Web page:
Saturday, December 14, 2013

2013 December 14 | Joe Tomei | Music in the Classroom

During December's meeting, the Nagasaki JALT faithful were fortunate to have two very interesting lectures given by Mr. Joseph Tomei of Kumamoto Gakuen University.

Joe is a specialist in using music for building listening skills through various cloze activities.  Also, our presenter discussed the use of surveys as an integrated component for language acquisition and practice.

Lastly, Joe is promoting the PanSIG 2014 conference which enables the JALT Special Interest Groups to meet at the same location for the purposes of SIG promotion and membership. The theme of this year's conference will be "Sustainability; Making Teaching and Learning Last" and will be held in May of 2014. There are more details in the 2nd post for this monthly meeting (click here).

Included in this meeting report are some notes and thoughts from those presentations as well as some chapter news and announcements. Comments are welcome!

Music in the Classroom

Joe talks about music
In contrast with standard musical listen and "fill-in-the-blank" activities, Joe brought some guidelines and suggestion to create variety and interest for students. He gave us examples of playing a certain music piece, and then repeating using a different musician or musical style using the same piece. This helps to shake up known vs. unknown which may promote closer listening skill.

In Joe's plan, the music listening activity is usually scheduled for the last activity of the lesson. He gives the following hints for teaching musical cloze:

  • No erasers. Don't erase. Write something, but don't erase. If they find a mistake, just line it out.
  • Try to write down something for each answer.
  • Write the word with a question mark (?) if not sure.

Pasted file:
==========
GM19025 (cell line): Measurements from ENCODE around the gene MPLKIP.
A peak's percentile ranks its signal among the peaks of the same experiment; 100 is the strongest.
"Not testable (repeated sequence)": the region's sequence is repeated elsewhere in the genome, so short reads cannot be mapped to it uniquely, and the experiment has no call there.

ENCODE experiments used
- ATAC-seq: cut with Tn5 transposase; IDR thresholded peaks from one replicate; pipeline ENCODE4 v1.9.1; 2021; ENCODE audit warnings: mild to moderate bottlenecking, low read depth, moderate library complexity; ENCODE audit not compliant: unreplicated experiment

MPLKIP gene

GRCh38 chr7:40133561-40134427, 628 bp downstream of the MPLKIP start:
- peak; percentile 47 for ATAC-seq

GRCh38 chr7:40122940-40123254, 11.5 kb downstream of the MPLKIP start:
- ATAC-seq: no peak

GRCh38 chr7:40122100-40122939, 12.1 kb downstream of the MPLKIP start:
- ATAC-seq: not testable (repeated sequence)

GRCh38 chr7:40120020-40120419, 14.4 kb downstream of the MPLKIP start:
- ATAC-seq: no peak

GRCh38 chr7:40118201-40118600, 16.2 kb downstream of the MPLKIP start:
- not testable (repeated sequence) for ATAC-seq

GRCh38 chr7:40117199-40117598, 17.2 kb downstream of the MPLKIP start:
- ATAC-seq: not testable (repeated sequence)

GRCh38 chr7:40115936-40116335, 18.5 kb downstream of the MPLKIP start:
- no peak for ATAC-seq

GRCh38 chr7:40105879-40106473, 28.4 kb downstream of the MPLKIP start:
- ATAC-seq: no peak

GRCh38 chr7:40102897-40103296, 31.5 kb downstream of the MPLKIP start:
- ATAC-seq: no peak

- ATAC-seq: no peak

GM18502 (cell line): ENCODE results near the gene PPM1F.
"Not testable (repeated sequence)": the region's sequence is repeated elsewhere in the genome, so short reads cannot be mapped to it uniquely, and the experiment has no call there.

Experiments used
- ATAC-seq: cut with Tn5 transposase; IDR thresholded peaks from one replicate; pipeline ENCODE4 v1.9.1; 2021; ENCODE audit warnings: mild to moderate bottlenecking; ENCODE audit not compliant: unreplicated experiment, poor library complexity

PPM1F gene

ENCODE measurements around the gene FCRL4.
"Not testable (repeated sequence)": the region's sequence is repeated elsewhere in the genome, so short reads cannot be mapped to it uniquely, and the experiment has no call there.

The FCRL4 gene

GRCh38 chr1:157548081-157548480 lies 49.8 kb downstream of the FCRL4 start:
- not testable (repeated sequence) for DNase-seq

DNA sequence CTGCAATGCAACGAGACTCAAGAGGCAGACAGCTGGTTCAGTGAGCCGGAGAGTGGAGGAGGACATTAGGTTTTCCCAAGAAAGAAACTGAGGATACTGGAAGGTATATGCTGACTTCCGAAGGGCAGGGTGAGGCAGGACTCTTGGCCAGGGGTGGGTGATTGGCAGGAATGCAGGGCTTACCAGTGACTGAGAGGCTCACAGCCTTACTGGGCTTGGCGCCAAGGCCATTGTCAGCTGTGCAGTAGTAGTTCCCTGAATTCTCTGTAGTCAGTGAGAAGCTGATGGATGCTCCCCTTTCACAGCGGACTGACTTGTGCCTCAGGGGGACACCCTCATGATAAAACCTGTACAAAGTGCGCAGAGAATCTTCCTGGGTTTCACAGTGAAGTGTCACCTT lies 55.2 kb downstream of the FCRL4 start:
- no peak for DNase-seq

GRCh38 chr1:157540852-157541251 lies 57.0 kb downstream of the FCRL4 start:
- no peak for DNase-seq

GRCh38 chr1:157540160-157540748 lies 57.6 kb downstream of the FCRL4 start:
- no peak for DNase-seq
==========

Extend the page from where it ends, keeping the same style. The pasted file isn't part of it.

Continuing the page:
• Write down the first letter if they can get it.
  • Think about grammar and guess what type of word would fit.
Useful phrases for iteration:

  • What is the (first/second/third) word in line (#)?
  • The word begins with _____.
  • I think the word is____.
  • How do you spell that?
  • That word sounds like___.
  • That word rhymes with ____.
Joe also discussed having students think about rhyme. One useful song for getting Japanese students to tap into the rhyming idea is to use the song "Every Breath You Take" by the Police.

Every Breath You Take

Use collocations:

  • To take a step, breath.
  • To break a bond, vow.
  • To stake a claim.
  • Make a move.
Some other tips include asking students to clear the meaning of a song, or draw a picture of what the song means to them.

If students need it, a video with lyrics embedded from YouTube can be used. If no Internet connection is available in the classroom, videos can be downloaded for offline use from websites such as

Joe is also the co-author of an online book entitled "Quicktime for Language Teachers" and has kindly offered to share a copy with anyone. The location for the textbook is here at ( Just send an email to Joe and he will send you the password for the PDF file.

In the case of searching for cover songs for any particular song, the website is an excellent resource.

The final part of Joe's lecture on using music in the classroom covered an area of research he has been conducting regarding metaphors in music videos. The title of this project is called the "Extended Metaphor Project" and the purpose is to see how students interpret the meanings of songs when influenced or not by any particular music video. The study asks teachers to have students watch two videos for songs which contain the same metaphorical meaning - a breakup of a relationship - but whose videos show different content. One of the videos has content related to a breakup while the other has completely irrelevant scenes to the meaning of the song. Those two songs are:

The students involved in this project are asked to write an essay about the song and the meaning of the song as they see it. If interested in this project, please contact Joe via Nagasaki JALT Contacts!

Chapter News/Announcements

January 11th will be the final meeting for our chapter unless support builds for holding a February meeting. The details are still being sorted out at this time.

After Jan 11th meeting, there will be a leaving-do for Dr. Richard Hodson, our current chapter treasurer. He has received a posting in Fukuoka and will depart in March of 2014. Please check the Nagasaki JALT Facebook page to learn further details as they are made available.

A replacement treasurer is being sought, although the final candidate may already be selected at the time of this writing.

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